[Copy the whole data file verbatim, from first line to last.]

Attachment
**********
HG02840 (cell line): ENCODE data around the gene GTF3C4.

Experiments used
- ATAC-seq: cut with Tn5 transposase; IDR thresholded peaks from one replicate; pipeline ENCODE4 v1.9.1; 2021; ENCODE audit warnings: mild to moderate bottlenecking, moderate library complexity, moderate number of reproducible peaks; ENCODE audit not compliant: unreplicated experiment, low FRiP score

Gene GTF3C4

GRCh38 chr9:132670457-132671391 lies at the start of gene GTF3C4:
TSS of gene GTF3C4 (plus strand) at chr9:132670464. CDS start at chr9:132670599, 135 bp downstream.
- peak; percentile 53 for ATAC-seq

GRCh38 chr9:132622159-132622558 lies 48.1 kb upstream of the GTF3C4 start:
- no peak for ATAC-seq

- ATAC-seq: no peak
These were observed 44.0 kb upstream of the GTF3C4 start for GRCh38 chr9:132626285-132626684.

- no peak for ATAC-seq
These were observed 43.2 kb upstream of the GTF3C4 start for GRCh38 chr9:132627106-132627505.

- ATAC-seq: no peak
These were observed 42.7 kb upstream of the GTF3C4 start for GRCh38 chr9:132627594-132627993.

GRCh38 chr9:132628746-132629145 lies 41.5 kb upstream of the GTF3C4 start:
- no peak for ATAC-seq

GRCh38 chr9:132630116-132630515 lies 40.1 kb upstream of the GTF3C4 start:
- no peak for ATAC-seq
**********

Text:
HG02840 (cell line): ENCODE data around the gene GTF3C4.

Experiments used
- ATAC-seq: cut with Tn5 transposase; IDR thresholded peaks from one replicate; pipeline ENCODE4 v1.9.1; 2021; ENCODE audit warnings: mild to moderate bottlenecking, moderate library complexity, moderate number of reproducible peaks; ENCODE audit not compliant: unreplicated experiment, low FRiP score

Gene GTF3C4

GRCh38 chr9:132670457-132671391 lies at the start of gene GTF3C4:
TSS of gene GTF3C4 (plus strand) at chr9:132670464. CDS start at chr9:132670599, 135 bp downstream.
- peak; percentile 53 for ATAC-seq

GRCh38 chr9:132622159-132622558 lies 48.1 kb upstream of the GTF3C4 start:
- no peak for ATAC-seq

- ATAC-seq: no peak
These were observed 44.0 kb upstream of the GTF3C4 start for GRCh38 chr9:132626285-132626684.

- no peak for ATAC-seq
These were observed 43.2 kb upstream of the GTF3C4 start for GRCh38 chr9:132627106-132627505.

- ATAC-seq: no peak
These were observed 42.7 kb upstream of the GTF3C4 start for GRCh38 chr9:132627594-132627993.

GRCh38 chr9:132628746-132629145 lies 41.5 kb upstream of the GTF3C4 start:
- no peak for ATAC-seq

GRCh38 chr9:132630116-132630515 lies 40.1 kb upstream of the GTF3C4 start:
- no peak for ATAC-seq